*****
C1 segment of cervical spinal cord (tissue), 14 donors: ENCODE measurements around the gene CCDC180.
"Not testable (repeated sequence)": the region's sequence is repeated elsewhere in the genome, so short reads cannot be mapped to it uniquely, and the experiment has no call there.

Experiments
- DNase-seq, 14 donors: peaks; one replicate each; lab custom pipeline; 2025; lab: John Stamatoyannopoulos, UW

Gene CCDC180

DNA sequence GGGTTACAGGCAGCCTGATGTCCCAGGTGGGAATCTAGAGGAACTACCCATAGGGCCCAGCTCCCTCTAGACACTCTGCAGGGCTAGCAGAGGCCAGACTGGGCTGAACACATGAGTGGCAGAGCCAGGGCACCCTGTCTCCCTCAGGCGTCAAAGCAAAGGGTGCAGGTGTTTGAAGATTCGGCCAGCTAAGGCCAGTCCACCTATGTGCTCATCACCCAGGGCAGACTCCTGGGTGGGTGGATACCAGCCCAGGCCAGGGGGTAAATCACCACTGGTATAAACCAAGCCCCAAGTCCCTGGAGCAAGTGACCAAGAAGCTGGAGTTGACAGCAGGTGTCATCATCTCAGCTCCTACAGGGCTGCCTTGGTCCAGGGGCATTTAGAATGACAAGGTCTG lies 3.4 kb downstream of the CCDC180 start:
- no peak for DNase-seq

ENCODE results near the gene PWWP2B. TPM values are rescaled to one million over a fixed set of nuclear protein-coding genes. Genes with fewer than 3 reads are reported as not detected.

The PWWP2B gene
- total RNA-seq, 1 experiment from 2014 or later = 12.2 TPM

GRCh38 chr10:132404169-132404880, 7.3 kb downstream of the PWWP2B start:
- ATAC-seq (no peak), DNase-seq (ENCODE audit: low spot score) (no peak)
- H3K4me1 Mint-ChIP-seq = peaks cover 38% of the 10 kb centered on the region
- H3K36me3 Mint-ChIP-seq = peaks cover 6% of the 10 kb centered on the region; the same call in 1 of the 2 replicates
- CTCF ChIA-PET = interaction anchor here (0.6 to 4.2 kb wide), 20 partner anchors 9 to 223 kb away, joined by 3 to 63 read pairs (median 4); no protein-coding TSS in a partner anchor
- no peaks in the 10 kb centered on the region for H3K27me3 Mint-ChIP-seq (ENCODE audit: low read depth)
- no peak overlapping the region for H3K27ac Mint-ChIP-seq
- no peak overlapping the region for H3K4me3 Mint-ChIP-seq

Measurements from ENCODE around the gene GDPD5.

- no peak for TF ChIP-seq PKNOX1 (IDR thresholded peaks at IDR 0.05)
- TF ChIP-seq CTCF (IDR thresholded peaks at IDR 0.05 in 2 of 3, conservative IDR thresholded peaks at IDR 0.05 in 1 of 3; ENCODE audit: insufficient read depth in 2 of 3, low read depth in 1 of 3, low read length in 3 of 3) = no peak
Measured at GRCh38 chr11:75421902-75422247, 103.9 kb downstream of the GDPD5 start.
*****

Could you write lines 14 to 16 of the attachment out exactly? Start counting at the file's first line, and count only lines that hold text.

- H3K36me3 Mint-ChIP-seq = peaks cover 6% of the 10 kb centered on the region; the same call in 1 of the 2 replicates
- CTCF ChIA-PET = interaction anchor here (0.6 to 4.2 kb wide), 20 partner anchors 9 to 223 kb away, joined by 3 to 63 read pairs (median 4); no protein-coding TSS in a partner anchor
- no peaks in the 10 kb centered on the region for H3K27me3 Mint-ChIP-seq (ENCODE audit: low read depth)